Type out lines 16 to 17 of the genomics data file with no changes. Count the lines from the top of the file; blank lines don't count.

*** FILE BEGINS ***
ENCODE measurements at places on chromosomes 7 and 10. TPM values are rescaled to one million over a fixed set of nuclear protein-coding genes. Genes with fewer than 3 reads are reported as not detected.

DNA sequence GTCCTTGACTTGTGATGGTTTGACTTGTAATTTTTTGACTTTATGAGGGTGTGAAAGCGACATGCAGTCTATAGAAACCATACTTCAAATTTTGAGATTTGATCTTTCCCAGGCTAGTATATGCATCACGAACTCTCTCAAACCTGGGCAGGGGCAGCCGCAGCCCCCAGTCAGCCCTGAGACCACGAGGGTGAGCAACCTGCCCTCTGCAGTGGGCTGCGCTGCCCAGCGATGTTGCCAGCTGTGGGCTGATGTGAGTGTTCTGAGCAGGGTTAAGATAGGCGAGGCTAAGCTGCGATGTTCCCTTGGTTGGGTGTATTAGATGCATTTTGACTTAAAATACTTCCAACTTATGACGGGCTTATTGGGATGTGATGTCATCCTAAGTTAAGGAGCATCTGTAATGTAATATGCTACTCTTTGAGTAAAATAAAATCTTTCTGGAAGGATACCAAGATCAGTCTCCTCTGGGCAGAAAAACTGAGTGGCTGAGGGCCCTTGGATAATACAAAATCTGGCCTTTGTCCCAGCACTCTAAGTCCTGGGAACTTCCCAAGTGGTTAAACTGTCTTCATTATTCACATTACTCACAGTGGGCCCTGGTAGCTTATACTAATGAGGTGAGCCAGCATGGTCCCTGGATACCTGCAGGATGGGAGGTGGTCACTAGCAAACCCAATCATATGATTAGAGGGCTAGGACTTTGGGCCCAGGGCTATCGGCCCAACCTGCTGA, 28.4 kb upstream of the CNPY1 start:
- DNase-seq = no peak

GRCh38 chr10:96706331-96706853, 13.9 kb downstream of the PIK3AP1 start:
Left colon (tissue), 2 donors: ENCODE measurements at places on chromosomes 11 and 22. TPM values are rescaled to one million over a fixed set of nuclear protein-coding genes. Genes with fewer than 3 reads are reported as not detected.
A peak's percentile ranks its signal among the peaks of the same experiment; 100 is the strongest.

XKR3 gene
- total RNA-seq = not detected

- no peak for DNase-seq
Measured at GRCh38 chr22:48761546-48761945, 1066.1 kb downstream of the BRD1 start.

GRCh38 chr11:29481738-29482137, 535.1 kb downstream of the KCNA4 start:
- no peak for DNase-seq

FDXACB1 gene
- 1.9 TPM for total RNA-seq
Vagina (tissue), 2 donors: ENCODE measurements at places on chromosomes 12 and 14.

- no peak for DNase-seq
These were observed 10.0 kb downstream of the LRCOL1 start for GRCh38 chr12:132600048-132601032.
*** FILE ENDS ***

- no peak for DNase-seq
These were observed 10.0 kb downstream of the LRCOL1 start for GRCh38 chr12:132600048-132601032.